Hawaii: Visit sites where famous 'Jurassic Park' movies were filmed
More than a decade ago, director Steven Spielberg brought dinosaurs and our imaginations to life with the release of the hit film, "Jurassic Park." The mighty prehistoric beasts returned to the big screen in the 2015 blockbuster hit "Jurassic World," plowing their way through dense tropical forests, frolicking across vast valleys and intriguing us all over again.
In the movie, the fictional Isla Nublar resort that actor Chris Pratt must rescue from the escaped dinos is located on an island off the coast of Costa Rica. But in real life the spectacular scenery belongs to the stunning islands of Hawaii.
You can experience the verdant jungles, cascading waterfalls and picturesque coastlines you see in "Jurassic World" and the original "Jurassic Park" — without having to worry about a dinosaur attack — on your next visit. Here are five places you’re sure to recognize.
1. Honolulu Zoo: Honolulu, Oahu
In "Jurassic World," the Isla Nublar resort caters to kids with an onsite petting zoo, where youngsters can get up close and personal with friendly dinosaurs. Playing the role of the petting zoo was the Honolulu Zoo, located near Honolulu’s popular Waikiki Beach. You won’t find any prehistoric critters here, but you can admire the zoo’s exotic collection of animals from around the world, including Sumatran tigers, black rhinoceros, hippos and giant Galapagos tortoises.
Although you won’t see any dinosaurs at the Honolulu Zoo, you will spot such fascinating animals as giraffes and zebras.
2. Na Pali Coast: Kauai
With its rugged cliffs, mysterious caves, secret beaches and cerulean waters, the stunning Na Pali Coast impresses all who visit the northwest coast of Kauai. It also left a lasting impression on those arriving at Isla Nublar for the first time. This iconic Kauai coastline set the scene for both "Jurassic Park" and "Jurassic World" — it’s the first sight guests have of the dinosaur-populated island.
You can experience that same view while on an air tour or you can see it from the ground while hiking some or all of the nearly 18-kilometer Kalalau Trail. The trail begins at Ke’e Beach, about 17 kilometers west of the resort town of Princeville.
The Na Pali Coast is the first thing “Jurassic World” visitors see as they arrive at Isla Nublar.
3. Manawaiopuna Falls (Jurassic Falls): Hanapepe Valley, Kauai
Tucked away in central Hanapepe Valley, Manawaiopuna Falls made its film debut in "Jurassic Park" as the backdrop when the helicopter carrying the film’s stars lands for the first time on Isla Nublar. Since then, this 122-meter-high waterfall on the island of Kauai has been known as “Jurassic Falls.”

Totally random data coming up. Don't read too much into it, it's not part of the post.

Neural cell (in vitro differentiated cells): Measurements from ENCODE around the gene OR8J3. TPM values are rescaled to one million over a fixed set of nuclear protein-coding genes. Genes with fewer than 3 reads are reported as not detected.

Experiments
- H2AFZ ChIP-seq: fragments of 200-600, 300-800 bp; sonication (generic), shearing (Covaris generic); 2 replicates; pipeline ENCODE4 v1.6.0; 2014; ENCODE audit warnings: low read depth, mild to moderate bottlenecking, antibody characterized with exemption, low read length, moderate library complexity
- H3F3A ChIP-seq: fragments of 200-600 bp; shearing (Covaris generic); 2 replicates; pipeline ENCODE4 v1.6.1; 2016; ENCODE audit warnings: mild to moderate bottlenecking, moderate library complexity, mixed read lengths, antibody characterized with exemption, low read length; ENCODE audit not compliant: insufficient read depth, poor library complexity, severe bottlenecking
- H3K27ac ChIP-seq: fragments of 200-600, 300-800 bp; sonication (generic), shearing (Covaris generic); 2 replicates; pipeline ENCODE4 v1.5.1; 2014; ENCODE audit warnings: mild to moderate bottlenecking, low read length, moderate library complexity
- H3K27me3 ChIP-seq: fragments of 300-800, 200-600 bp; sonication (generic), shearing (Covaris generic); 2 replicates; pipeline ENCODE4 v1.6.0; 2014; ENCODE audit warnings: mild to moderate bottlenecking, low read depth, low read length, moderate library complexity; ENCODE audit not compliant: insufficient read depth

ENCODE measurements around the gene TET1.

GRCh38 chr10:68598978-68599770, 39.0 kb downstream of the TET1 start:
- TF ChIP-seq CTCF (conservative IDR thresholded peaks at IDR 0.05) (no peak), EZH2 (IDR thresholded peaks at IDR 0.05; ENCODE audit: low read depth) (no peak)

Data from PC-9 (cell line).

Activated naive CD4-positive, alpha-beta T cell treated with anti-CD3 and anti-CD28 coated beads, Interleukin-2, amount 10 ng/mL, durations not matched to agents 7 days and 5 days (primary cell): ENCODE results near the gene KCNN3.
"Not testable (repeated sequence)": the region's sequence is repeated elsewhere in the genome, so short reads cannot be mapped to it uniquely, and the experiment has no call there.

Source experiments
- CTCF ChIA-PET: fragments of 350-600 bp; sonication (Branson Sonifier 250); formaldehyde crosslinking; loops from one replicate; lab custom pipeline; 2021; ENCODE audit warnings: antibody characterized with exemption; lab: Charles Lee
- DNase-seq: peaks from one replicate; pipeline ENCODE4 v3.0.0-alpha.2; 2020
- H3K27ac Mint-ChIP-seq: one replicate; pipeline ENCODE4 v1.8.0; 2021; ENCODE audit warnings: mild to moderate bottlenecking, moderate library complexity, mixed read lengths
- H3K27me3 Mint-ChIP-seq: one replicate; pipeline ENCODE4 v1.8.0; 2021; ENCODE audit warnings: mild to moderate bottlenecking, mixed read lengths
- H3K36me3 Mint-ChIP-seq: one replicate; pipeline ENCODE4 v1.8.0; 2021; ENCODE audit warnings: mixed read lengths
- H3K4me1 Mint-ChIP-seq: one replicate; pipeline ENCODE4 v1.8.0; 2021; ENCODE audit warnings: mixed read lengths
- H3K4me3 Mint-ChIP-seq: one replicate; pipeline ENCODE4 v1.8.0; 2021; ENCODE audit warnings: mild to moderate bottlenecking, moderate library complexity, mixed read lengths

The beautiful waterfall makes another appearance in "Jurassic World." Because Manawaiopuna Falls sit on privately owned land, the best way to see this iconic movie location is by helicopter, just like in the film. Companies such as Island Helicopters offer tours to many locations from the Jurassic series.
After its appearance in “Jurassic Park,” Kauai’s Manawaiopuna Falls became known as “Jurassic Falls.”
4. Manoa Falls: Oahu
Unlike Manawaiopuna Falls, Manoa Falls can easily be accessed on foot. Located about 9 kilometers northeast of Honolulu, this waterfall gets a prominent cameo in "Jurassic World" when the two young boys, Gray and Zach, leap from the top of the 46-meter-high falls to avoid being eaten by the terrifying Indominus rex. We don’t recommend doing that, but you can follow the Manoa Falls Trail. Approximately 2.5 kilometers from the small town of Manoa, the trail leads to the base of the falls, where you can admire plummeting water and the lush landscape.
Looking up at Manoa Falls, you’ll be even more impressed by Zach and Gray’s escape in “Jurassic World.”
5. Jurassic Kahili Ranch: Kauai
This location doesn’t appear in the latest Jurassic installment, but Jurassic Kahili Ranch on the northern coast of Kauai (about 16 kilometers east of Princeville) did make a splash in several other "Jurassic Park" films.
In the first movie, the characters are awed by herds of towering brachiosaurus and parasaurolophus gathering near a pond. At one point, a brachiosaurus stands on its hind legs to reach leaves at the top of a tree found on the ranch’s more than 10 square kilometers of rolling green hills. You won’t see any dinosaurs here — just a population of 200-plus cattle that provide grass-fed beef to the island.
The verdant landscape at Jurassic Kahili Ranch may be covered in dinosaurs on the big screen, but in real life it’s home to large herds of cattle.